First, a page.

Fermat Education v. M/S Sorting Hat Technologies Ltd.

High Court of Madras

Case No.: CS(OS) 330 of 2018

Order Dated: 08.11.2019

 

FACTS

In this case, the Plaintiff Fermat Education is a provider of online coaching and courses for various competitive exams. Among various courses, Plaintiff offers an online course for the Common Admission Test of IIM known as ‘2IIM CAT’. The material was available online on the plaintiff’s website in the form of indigenously, created/penned/authored 2IIM CAT questions and videos.The defendant, in this case, Sorting Hat Technologies is a provider of an online coaching platform ‘Unacademy’, where the third party can upload study material in literary as well as video format. The Plaintiff found that certain questions and videos uploaded on the Platform (Unacademy) were a reproduction of the copyrighted works belonging to the Plaintiff.

Upon discovering such infringement, there were some e-mail correspondences between Plaintiff and Defendant in which Defendant not only admitted to the infringement but also agreed to take down such infringing content. However, nothing was done to remove the content.Thus, Plaintiff filed a suit seeking permanent injunction restraining Defendants from using literary works of Plaintiff. The injunction was granted by the court. In response to this decretal order, Defendant filed an application which was dismissed by the Learned Single Judge. Aggrieved by this the Defendant appealed in the High Court of Madras.

 

ISSUES

Whether Defendant is an intermediary within the meaning of Section 2(1)(w) of the Information Technology Act, 2000?

 

Key Observations

Defendant’s counsel argued that the Plaintiffs have not filed a copy of their copyrighted material on which they claim their copyright and the suit is based on only e-mail correspondences exchanged. It was further argued that Defendant is an intermediary within the meaning of Section 2(1)(w) of the Information Technology Act, 2000. According to this section, an intermediary with respect to any particular electronic records means any person who on behalf of another person receives, stores or transmits that record or provides any service with respect to that record.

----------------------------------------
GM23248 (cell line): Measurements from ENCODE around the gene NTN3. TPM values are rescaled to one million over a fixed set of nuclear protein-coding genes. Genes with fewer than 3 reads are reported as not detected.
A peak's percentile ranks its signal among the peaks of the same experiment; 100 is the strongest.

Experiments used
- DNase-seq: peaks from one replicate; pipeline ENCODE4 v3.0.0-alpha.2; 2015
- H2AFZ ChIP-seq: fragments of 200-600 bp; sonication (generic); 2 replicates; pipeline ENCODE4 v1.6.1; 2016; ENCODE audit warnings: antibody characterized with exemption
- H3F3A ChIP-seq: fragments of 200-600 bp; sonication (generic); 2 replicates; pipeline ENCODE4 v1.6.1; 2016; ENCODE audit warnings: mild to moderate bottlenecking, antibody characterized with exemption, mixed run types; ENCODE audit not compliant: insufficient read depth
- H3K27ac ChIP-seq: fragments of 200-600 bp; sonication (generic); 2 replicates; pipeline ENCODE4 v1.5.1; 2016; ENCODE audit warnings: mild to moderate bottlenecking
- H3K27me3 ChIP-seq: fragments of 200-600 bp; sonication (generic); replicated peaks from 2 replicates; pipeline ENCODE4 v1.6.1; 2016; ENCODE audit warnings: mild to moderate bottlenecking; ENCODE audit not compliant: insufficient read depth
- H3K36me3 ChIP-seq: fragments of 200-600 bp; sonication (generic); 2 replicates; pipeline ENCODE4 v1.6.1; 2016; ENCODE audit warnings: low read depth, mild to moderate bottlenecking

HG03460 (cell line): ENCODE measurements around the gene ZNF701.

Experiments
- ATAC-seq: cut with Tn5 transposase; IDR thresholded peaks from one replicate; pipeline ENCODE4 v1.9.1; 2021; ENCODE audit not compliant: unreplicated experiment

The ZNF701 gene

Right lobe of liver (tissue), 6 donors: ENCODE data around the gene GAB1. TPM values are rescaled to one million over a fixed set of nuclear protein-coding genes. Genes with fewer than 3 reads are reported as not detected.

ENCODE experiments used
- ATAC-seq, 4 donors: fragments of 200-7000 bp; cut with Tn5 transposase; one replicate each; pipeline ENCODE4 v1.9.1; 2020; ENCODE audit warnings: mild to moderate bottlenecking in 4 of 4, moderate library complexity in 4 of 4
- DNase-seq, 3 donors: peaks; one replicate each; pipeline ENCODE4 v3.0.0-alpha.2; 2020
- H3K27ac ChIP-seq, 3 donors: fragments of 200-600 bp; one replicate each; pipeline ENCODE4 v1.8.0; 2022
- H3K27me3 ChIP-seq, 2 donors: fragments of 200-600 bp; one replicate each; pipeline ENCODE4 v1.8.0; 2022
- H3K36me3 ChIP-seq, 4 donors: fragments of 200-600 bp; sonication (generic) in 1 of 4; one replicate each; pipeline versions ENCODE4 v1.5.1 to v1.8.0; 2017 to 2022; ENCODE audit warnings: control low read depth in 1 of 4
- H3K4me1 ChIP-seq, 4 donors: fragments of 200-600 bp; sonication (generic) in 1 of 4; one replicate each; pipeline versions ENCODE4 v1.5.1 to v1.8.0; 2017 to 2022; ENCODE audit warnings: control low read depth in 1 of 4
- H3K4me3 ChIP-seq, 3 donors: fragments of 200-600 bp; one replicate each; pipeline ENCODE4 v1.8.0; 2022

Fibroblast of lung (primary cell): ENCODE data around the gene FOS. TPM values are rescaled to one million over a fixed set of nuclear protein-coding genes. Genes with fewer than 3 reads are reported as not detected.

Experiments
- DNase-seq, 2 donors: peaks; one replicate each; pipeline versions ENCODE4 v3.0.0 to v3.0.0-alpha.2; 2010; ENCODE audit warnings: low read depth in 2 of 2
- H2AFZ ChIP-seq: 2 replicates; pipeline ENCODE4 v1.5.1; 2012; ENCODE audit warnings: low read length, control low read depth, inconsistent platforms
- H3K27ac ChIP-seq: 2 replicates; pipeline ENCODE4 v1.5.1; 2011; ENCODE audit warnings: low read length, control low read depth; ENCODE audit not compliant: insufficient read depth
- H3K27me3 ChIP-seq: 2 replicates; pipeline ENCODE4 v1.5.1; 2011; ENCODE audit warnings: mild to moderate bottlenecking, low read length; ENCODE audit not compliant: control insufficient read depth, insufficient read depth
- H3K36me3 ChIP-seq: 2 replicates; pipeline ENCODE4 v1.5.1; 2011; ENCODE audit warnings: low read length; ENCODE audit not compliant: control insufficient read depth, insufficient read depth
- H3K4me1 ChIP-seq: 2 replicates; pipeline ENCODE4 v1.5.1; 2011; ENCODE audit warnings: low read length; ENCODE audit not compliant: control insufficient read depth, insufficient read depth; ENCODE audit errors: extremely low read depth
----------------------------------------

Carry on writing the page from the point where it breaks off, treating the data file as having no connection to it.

The counsel submitted that injunction vis-a-vis can be given only where the plaintiff provides specific in respect of which it holds copyright along with location/URL of such work on which the alleged infringement has taken place, where this is not so[1]. The counsel also submitted that Defendant only acts as a hosting platform for questions uploaded by various tutors and it is not possible to check the source and originality of every question.

The Defendant’s counsel also claimed an exception under Section 52(1)(i) of the Copyright Act, 1957 and argued that the content was used for educational purposes and does not amount to infringement. The counsel relied upon a precedent established by Delhi High Court wherein the reproduction by making photocopies of particular portions of books of various publishers and collating them into a separate book for students, does not constitute infringement by virtue of Section 52(1)(i) of the Copyright Act, 1957.[2] Hence, the interim order contains onerous and impossible directions.

The Learned counsel for Plaintiff on the other hand argued that the suit is based on the acceptance of infringement by Defendant in email correspondences. The counsel further submitted that Defendant is not acting as an intermediary. The counsel also argued that Plaintiff keeps updating their website with new and unique content which is being regularly copied and hosted on the Defendant’s platform. Hence, the order of Learned Single Judge requires no interference.

 

DECISION

The Court in this case decided that Defendant is not an intermediary within the meaning of Section 2(1)(w) of the Information Technology Act, 2000 and it cannot plead ignorance. The terms and conditions of the Platform clearly indicate the Defendant’s control over uploaded content and its regulation. Further, the Court highlighted that the Defendant was paying tutors for uploading content as well as restricting them from uploading the same content on other platforms. Hence, the Defendant was involved in commercial activity and cannot claim fair use defense under Section 52(1)(i) of the Copyright Act, 1957. Hence, based on the above findings, the Court restored the injunction order granted earlier.

CONCLUSION

This case is a gentle reminder for all the intermediary platforms acting as a host for third-party content that they cannot claim ignorance always. They need to adhere to the new IT rules according to which an intermediary shall not knowingly host or publish any information or shall not initiate the transmission, select the receiver of the transmission, and select or modify the information contained in the transmission[3]. Such intermediaries need to scrutinize content before they allow it to be posted on their respective platforms. Also, the terms and conditions of these hosting platforms need to be structured with utmost carefulness so as to qualify for reliefs available to intermediaries. The intermediaries should immediately take down infringed content from their platform after receiving satisfactory evidence from the original owner of the content claiming copyright.

 

[1] My Space Inc vs Super Cassettes Industries Ltd (2017) 236 DLT 478

[2] Chancellor, Masters & Scholars of the University of Oxford and others v Rameshwari Photocopy Services and another [MIPR 2017 (1) 0039]

[3] Rule 3 of Information Technology [Intermediaries Guidelines] (Amendment) Rules, 2018

 

For Order copy order-dated-13.08.2019

 

By

Vaishali Kaushik

Intern

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